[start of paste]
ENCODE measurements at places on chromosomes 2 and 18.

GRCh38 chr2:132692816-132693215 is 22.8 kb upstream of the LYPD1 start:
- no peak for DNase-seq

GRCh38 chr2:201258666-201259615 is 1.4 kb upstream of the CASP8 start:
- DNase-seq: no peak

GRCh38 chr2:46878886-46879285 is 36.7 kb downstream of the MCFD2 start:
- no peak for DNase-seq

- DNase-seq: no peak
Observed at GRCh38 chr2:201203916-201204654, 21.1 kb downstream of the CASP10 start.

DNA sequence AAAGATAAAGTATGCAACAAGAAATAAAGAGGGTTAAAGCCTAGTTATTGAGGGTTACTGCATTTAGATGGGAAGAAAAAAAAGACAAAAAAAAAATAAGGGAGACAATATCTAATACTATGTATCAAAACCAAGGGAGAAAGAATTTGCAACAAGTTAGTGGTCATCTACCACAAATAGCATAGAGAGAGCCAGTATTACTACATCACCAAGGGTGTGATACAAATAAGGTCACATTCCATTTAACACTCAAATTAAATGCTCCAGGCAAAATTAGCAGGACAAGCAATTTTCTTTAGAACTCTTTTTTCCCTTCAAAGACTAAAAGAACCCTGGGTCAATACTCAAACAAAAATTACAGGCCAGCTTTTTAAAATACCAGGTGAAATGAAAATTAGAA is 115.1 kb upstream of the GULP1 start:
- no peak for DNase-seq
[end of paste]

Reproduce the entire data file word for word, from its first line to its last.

ENCODE measurements at places on chromosomes 2 and 18.

GRCh38 chr2:132692816-132693215 is 22.8 kb upstream of the LYPD1 start:
- no peak for DNase-seq

GRCh38 chr2:201258666-201259615 is 1.4 kb upstream of the CASP8 start:
- DNase-seq: no peak

GRCh38 chr2:46878886-46879285 is 36.7 kb downstream of the MCFD2 start:
- no peak for DNase-seq

- DNase-seq: no peak
Observed at GRCh38 chr2:201203916-201204654, 21.1 kb downstream of the CASP10 start.

DNA sequence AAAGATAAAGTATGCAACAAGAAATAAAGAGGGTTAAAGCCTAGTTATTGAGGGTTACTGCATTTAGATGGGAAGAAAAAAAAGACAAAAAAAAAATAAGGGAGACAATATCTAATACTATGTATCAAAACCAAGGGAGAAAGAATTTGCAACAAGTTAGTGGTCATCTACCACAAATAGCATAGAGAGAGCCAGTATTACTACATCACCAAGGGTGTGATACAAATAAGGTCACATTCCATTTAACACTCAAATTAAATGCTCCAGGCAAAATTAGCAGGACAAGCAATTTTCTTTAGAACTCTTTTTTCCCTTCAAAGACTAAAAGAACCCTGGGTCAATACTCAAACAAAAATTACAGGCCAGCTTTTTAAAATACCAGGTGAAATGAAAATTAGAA is 115.1 kb upstream of the GULP1 start:
- no peak for DNase-seq